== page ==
Leroy N. Soetoro
2016-06-03 18:10:56 UTC
Since 2013, when Nicolas Maduro assumed presidency in Venezuela and
plunging oil prices began wreaking havoc on the country, more than a dozen
U.S. companies have been forced to sell, stop or reduce their operations
in the South American country in order to avoid damage cause by the
In the past three weeks alone, Coca-Cola announced that it had to stop
production in the South American country due to a scarcity of sugar, while
Bridgestone, a tire company based in Tennessee, decided to sell their
assets to local investors and Kimberly Clark, a paper product company
based in Texas, reduced its production by 90 percent.
At least 35 companies in the Standards & Poors 500 have expressed
concerns about Venezuela in the past two months and many have discussed
removing Venezuela from its global operations, according to an analysis by
That has left Venezuela, already reeling from empty supermarket shelves
and a lack of basic goods, with a dearth of American products.
The U.S. companies pulling out of Venezuela say they are feeling the
squeeze because of the countrys hyperinflation.
The company hasnt received dollars to import raw material since January.
About 700 workers had to be suspended. We dont know how much time we can
survive like this, Williams Bolivar, head of Kimberly Clark Workers
Union, told Fox News Latino.
Kimberly Clark headquarters are in Irving, Texas, and it produces paper-
based products like Huggies diapers, Scott toilet paper and Kotex for
Last year, the company reported a $460 million in losses due to currency
exchange problems in Venezuela. That caused a 4 percent reduction of its
global earnings and hurt its stocks value in Wall Street.
Since then, Kimberly and other major companies like Procter & Gamble,
Colgate, Ford, General Motors and Mondelez (Oreo) opted to remove
Venezuela from their global operations to avoid a direct impact on the
overall company's bottom line.
Thats an option to keep the brand in the Venezuelas market while
avoiding possible damage. But it obviously has consequences for the
company because the parent office refuses to do any investment or
innovations in the country. It also stops credit lines, a source from
inside the American-Venezuelan Trade and Industry Chamber, or Venamcham,
The chamber would not give an official statement.
The source added that these companies think that Venezuelas situation
could improve in the future.
This was always a great market for U.S. products because its an oil-rich
country where people like to buy quality brands, he said. Thats why
they are waiting.
But others already lost patience. Like Bridgestone, General Mills sold its
operations in Venezuela to local investors in March.
Mead Johnson, which makes infant formula, said Venezuela was its toughest
market. It blamed the Venezuela for its revenues falling 6 percent.
The unfavorable year-over-year comparison was mainly driven by tough base
comparisons in our two largest markets and affecting the quarter itself
are significantly reduced shipments to Venezuela," CEO Peter Jakobsen said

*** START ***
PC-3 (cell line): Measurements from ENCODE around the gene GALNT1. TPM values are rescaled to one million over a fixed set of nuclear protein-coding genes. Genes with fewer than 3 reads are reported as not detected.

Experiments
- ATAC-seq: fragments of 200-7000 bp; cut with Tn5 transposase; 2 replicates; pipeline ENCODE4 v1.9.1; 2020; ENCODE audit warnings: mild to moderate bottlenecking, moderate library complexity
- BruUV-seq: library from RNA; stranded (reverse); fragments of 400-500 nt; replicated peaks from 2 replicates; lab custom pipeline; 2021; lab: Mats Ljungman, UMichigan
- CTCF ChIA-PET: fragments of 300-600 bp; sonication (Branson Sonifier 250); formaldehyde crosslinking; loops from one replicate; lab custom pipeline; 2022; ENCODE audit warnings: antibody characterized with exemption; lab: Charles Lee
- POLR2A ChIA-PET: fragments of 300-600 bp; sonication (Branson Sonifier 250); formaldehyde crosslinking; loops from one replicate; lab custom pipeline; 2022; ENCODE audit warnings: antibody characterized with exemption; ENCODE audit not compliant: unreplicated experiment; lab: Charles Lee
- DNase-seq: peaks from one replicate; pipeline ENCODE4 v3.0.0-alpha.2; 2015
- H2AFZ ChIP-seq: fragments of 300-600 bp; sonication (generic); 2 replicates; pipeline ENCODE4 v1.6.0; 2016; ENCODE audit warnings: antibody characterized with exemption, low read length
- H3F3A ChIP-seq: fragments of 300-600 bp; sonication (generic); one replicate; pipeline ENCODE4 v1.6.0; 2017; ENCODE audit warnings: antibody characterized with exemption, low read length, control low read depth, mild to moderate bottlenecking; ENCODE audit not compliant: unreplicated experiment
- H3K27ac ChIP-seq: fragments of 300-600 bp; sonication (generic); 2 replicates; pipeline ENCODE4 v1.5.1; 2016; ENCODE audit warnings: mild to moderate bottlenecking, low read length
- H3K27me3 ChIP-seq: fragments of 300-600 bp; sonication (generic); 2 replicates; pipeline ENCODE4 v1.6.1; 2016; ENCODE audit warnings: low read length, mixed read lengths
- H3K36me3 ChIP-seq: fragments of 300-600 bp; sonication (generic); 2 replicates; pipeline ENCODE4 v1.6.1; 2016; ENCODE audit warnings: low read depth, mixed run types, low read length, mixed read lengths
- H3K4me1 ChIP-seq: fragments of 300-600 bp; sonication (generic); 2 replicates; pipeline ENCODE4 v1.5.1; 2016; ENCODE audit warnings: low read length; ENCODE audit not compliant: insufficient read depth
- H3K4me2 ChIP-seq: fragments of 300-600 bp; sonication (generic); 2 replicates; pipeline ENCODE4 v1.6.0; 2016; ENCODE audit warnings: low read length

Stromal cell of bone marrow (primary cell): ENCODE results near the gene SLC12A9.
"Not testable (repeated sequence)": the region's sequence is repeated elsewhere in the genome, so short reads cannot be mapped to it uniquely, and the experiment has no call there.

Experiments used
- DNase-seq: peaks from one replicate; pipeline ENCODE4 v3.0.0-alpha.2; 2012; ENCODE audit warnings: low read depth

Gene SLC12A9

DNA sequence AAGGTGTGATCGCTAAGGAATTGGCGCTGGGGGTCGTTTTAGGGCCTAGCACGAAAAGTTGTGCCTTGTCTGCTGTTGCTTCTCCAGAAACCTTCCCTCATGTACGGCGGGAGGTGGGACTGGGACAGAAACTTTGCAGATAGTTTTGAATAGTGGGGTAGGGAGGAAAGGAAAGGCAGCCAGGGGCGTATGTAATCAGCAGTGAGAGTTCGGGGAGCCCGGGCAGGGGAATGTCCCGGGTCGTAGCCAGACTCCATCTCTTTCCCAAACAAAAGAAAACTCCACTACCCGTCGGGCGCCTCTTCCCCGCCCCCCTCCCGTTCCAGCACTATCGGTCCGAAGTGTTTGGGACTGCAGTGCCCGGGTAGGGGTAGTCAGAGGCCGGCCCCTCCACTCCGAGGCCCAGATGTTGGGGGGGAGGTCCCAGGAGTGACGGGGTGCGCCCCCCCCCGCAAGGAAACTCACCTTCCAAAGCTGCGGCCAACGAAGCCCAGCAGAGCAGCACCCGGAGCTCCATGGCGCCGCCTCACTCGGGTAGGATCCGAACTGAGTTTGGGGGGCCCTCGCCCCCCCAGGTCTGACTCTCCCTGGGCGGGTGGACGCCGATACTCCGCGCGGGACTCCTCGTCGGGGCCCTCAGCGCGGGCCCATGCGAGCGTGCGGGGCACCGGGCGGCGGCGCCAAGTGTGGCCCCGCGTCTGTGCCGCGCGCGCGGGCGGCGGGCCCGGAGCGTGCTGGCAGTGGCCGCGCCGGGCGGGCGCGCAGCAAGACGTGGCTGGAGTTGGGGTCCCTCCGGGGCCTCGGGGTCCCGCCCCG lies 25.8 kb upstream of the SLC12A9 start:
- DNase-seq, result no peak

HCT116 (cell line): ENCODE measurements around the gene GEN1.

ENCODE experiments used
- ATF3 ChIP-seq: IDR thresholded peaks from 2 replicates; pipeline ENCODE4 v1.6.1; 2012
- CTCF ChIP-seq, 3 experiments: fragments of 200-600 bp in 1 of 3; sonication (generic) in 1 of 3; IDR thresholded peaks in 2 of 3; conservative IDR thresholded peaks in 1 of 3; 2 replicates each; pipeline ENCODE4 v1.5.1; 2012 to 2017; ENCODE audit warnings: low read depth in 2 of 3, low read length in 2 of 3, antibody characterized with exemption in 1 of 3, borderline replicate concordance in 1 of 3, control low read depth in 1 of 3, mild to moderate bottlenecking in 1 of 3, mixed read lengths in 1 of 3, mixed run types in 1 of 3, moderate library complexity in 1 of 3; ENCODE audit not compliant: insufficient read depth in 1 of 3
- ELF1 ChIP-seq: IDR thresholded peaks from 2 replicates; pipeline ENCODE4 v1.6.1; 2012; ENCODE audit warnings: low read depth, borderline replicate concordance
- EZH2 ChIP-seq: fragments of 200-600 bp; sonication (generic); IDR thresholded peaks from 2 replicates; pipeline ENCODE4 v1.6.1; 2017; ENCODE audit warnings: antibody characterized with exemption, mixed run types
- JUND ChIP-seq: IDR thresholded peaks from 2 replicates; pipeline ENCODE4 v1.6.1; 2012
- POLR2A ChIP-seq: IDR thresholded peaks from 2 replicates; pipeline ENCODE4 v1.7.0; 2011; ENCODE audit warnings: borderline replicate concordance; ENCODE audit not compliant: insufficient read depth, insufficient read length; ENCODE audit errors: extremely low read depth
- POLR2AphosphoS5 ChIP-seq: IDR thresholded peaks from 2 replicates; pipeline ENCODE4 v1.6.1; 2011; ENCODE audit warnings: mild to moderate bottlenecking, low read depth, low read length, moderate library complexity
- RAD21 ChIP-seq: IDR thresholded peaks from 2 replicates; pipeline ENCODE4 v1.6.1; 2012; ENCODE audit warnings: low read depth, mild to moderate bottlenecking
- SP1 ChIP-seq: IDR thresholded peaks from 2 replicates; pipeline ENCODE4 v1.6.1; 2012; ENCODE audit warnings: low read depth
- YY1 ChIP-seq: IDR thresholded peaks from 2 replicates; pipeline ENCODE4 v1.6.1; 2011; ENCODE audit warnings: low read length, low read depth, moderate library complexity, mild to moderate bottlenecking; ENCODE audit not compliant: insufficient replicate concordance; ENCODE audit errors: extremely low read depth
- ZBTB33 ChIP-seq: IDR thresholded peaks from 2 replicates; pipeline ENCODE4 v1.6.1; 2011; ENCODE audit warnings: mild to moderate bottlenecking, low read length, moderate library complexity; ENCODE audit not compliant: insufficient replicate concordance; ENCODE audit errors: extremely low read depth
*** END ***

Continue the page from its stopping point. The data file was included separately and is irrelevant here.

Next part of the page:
during a call to investors in April, according to USA Today. "The
company's Latin American sales were actually 7% higher if you factor out
Venezuela and currency effects We expect very limited sales in Venezuela."
Since 2013, when Maduro took power, at least eight multinational companies
have fled from Venezuela. Four are from the US: General Mills, Bridgestone
America, EFCO and Clorox.
The others are from Italy (Alitalia), Canada (Air Canada), Mexico (Gruma)
and the United Kingdom (Wonder). Just this week, Chile-based Latam, Latin
America's largest airline, announced it was suspending its flights to
Venezuela because of the "difficult macroeconomic scenario" affecting the
As the economic situation becomes worse, more could follow.
We know that other U.S. companies are negotiating with local investors,
the Venamcham source said.
The buyer of General Mills assets in Venezuela, a company call Lengfeld
Inc, is a relatively inexperienced firm and its owners have been linked to
the government by the local media.
The biggest problem for foreign companies is that the amount of dollars
circulating in Venezuelas economy has reduced dramatically since 2013,
prompting a further tightening of currency controls. Multinational
companies revenues remain hopelessly trapped in the local bolivar.
According to local firm Ecoanalitica, the government owes U.S. companies
more than $6 billion.
To get out of this crisis the government should sit and negotiate with
private companies to start producing. Other socialists presidents, like
Evo Morales in Bolivia, do it, said Alejandro Grisanti, one of the heads
But Maduros government is doing the opposite. Last week, they blamed 10
private companies for the countrys current shortages.
Alongside with Polar, the biggest Venezuelan company, the list included
five US firms: Cargill, Johnson & Johnson, Kimberly Clark, Colgate
Palmolive and Procter & Gamble.
His Omnipotence Barack Hussein Obama, declared himself "Pooptator" of all
mentally ill homosexuals and crossdressers, while declaring where they
Obama increased total debt from $10 trillion to $19 trillion in the seven
years he has been in office, and sold out heterosexuals for Hollywood
queer liberal democrat donors.
Barack Obama, reelected by the dumbest voters in the history of the United
States of America. The only American president to deliberately import a
lethal infectious disease from Africa, Ebola.
Loretta Fuddy, killed after she "verified" Obama's phony birth
Obama ignored the brutal killing of an American diplomat in Benghazi, then
relieved American military officers who attempted to prevent said murder
in order to cover up his own ineptitude.
Obama continues his muslim goal of disarming America while ObamaCare
increases insurance premiums 300% and leaves millions without health care.
--- news://freenews.netfront.net/ - complaints: ***@netfront.net ---